A book discussion for all ages

hunger1No, not Harry Potter, although one of the most entertaining book discussions I ever led was for the Harry Potter books. I didn’t really need to do anything more than advertise it. Parents brought children, teens brought friends, staff shirked the desk, and all I did was ask, “What do you think?”

This time the book that brought together teens, tweens, and the adults that support their reading habits was The Hunger Games by Suzanne Collins. And this discussion was livelier than the HP one.

As expected, all the teens in the room were a little shy about starting conversation. Diane, an adult reader, jolted all of them into speaking up by stating, “This is not my kind of book. I didn’t understand who or what ‘The Capitol’ was all about and felt there was disaster every step of the way. This book reminded me of the movie, Running Man. I didn’t get enough details and back story to fully appreciate the story.”

Well, that’s all it took for the teen readers to go off to the races. Luke and Xan gave Diane and the rest of the participants a quick run down of the setting and how it came to be. Luke said “as a reader, I didn’t need many background details to enjoy the story. Xan pointed out the story was set in the “ruins of North America and that all the districts are serf districts with The Capitol as the ruling kingdom. It’s a Swiftian situation.”

After a quick review of the plot, attendees happily started discussing the various characters. Most of the women came down firmly on the side of Team Gale. The men didn’t spend too much time questioning this point, one of them scoffed, “I’m not going to get into a Twilight-esque debate over Breadboy and Hunterguy.”

Readers, both teen and adult, preferred to discuss motivations of the characters and their places in the novel. Andrew felt that “Katniss was ambitious, strong and independent and without her, Peeta was a goner. She could have easily won without him.” Kenzy wanted to talk about the ‘Careers’ and their places in the novel. Luke and Xan pointed out that it was kind of sad that the Careers had only one purpose in their lives, to be sacrificed by their Districts in the Hunger Games. “They are products of the history of the Hunger Games. Their entire lives are dedicated to being gladiators.” Luke said, “The Careers are no more than brainwashed killing machines.”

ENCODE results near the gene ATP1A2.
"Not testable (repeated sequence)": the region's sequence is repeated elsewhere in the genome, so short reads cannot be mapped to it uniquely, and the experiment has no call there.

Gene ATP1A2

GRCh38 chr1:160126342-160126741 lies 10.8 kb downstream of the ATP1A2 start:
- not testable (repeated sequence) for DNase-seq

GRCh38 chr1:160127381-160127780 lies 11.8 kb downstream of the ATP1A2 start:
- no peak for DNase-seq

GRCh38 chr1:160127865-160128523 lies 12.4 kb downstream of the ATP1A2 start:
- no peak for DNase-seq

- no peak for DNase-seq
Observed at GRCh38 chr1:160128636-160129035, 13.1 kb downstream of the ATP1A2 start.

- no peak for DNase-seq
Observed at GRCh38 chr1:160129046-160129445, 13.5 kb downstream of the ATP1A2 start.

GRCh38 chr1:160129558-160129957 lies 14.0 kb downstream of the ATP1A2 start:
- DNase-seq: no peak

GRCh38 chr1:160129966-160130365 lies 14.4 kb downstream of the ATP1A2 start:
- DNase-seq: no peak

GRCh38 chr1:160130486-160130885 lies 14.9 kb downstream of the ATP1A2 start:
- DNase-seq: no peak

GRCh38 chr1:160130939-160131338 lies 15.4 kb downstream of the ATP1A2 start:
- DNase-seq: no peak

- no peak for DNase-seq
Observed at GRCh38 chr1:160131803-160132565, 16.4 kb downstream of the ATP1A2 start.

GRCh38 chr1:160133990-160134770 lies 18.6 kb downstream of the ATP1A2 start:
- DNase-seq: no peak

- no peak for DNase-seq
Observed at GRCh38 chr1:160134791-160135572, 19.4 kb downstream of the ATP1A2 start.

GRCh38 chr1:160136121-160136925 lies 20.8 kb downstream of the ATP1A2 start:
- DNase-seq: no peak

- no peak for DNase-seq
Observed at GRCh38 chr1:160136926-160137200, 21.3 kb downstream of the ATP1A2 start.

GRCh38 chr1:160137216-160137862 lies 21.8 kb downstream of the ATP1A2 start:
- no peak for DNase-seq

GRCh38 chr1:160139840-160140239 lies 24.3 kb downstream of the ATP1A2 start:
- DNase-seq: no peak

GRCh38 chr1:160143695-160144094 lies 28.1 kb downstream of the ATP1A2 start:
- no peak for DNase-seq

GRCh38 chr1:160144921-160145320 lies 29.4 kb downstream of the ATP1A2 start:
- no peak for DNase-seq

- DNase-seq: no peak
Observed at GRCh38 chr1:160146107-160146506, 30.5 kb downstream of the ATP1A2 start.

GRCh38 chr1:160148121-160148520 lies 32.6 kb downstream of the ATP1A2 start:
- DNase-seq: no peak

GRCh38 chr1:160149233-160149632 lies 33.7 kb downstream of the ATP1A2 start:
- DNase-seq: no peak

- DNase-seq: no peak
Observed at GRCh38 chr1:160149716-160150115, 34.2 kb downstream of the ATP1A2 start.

Macky was eager to discuss the character of Haymitch and his role in The Hunger Games. She was certain that if Peeta had not competed with Katniss, Katniss would wind up like Haymitch, depressed and drunk. Macky mused, “Yet for all his manipulation of Katniss and Peeta, I think Haymitch will turn out to be on the side of good. He can’t afford to get attached to Peeta and Katniss, even though he feels a connection with them. Haymitch shows both of them what the Hunger Games can do to a human being.” Xan said, “Haymitch is Yoda” and the room burst into laughter and started making comparisons to Star Wars.

It should come as no surprise that the teens did most of the discussing. The adults would offer up questions and the teens were eager to answer. This experimental discussion group showed me that there are teen books that adults will find appealing and that teens and adults are willing to talk about. I will post a list of other YA titles adult readers will find compelling at a later date.

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About the Author:

Kaite Mediatore Stover refuses to give up her day job as director of readers' services for The Kansas City Public Library to read tarot cards professionally or be the merch girl/roadie for her husband's numerous bands.

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